| Read Part 1 |
Somehow, as I have sat through all those church meetings, I became confused, thinking that spiritual self-reliance was as necessary and positive as temporal self-reliance. One of the most shameful situations I could be caught in, as a Latter-day Saint, according to my perception of the messages I heard, was to be found needing anything beyond what I had had the wisdom and foresight to provide for myself.
The work ethic permeated my home and my life and slopped over into my spiritual life. I totally confused the work that the sweat of my brow could accomplish with the price that only the sweat of His brow could pay.
To me, it felt equally as shameful to need any of His Atoning Power or Grace as it did to admit that I hadn’t stored my year’s supply of food. I suffered from the damning assumption that just as I was expected to “work out my own salvation” temporally, I was also expected to do so spiritually.
While others, the lepers and sinners, knelt at His feet, bathing them with their grateful tears, I thought I was supposed to be able to stand before Him straight and tall and hold out my clean hand with a proud heart . . . oops, I mean pure heart . . . and say, “Thank You, Lord, for your sacrifice. But guess what, I’ve kept myself so unspotted from the world that I only need a mere teaspoon of your Atonement. You see, I have been ‘good’ and have earned my salvation by my own efforts.”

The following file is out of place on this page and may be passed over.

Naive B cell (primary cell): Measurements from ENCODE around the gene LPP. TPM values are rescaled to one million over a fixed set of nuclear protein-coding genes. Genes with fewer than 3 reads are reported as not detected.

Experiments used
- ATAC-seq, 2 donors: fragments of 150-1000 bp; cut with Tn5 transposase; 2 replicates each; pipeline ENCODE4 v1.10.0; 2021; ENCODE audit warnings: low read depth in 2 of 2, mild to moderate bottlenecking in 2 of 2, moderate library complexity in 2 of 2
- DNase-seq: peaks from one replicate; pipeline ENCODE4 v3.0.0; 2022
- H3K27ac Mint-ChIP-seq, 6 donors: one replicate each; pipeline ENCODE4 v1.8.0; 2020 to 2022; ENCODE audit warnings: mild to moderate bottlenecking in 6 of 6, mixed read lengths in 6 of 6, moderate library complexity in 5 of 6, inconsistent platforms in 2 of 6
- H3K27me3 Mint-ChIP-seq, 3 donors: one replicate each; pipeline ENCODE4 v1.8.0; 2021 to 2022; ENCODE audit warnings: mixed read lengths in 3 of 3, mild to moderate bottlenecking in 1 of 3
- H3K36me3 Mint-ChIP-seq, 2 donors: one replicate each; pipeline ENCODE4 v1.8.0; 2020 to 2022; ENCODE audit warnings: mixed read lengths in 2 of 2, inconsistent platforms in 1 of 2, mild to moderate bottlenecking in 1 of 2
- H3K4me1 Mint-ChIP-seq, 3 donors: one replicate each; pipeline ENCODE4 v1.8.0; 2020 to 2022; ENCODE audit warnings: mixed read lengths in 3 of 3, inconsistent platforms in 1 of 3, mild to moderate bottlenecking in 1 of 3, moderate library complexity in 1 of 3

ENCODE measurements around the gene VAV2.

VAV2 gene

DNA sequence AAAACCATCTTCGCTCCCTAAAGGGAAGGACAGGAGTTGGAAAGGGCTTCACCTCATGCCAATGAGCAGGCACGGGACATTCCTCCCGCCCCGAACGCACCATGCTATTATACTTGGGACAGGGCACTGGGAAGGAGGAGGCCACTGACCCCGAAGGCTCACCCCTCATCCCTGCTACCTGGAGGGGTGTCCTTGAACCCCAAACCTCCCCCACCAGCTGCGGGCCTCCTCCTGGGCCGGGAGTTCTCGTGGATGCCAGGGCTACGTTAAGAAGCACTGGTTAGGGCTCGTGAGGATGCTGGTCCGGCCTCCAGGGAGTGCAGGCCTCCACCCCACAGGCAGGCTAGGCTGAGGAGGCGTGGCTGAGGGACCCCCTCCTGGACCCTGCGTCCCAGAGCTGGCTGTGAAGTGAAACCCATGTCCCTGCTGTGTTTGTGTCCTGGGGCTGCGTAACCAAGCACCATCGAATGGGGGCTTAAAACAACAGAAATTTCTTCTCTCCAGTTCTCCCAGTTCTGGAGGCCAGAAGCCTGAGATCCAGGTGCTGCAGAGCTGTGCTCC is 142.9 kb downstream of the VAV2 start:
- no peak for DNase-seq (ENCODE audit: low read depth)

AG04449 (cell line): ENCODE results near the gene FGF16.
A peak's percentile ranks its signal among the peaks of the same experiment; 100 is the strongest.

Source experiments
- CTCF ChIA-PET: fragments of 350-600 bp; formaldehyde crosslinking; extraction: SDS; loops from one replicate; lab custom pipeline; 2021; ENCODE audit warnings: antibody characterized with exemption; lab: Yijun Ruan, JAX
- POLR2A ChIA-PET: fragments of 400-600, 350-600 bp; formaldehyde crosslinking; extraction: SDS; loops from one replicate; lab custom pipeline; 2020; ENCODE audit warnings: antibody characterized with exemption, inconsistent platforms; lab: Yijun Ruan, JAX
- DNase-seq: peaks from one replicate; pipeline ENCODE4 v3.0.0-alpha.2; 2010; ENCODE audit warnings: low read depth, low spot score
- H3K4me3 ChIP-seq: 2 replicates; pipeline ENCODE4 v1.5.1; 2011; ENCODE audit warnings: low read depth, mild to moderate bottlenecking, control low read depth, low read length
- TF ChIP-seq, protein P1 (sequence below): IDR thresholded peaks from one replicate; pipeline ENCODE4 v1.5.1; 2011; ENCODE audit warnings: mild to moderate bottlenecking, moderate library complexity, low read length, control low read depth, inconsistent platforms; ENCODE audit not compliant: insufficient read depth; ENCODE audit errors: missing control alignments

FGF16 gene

To put it more succinctly: I was convinced, despite King Benjamin’s indicting question, “Are we not all beggars?” (Mosiah 4:19), that the most terrible fate I could ever suffer according to LDS cultural standards was to be a beggar of any kind.
Then, six years ago, life took a turn that made me realize that Benjamin was absolutely right: we are all beggars. At least I have to acknowledge that I am.
No perfect record held out with clean hands and a proud heart was mine. On my knees with the lepers and the cripples, the divorcees and the single parents of troubled children, I drowned in the depths of humility and died a sort of death as to the old person I had tried to be.
In my own small way, I knew what it meant to have to drink a bitter cup that could not be passed from me, I knew a cross I could not come down from without abandoning God’s Truth in me. With a pierced and broken heart I sought the succor of Him whose heart had been pierced and broken for me.
Read Part 3 tomorrow.
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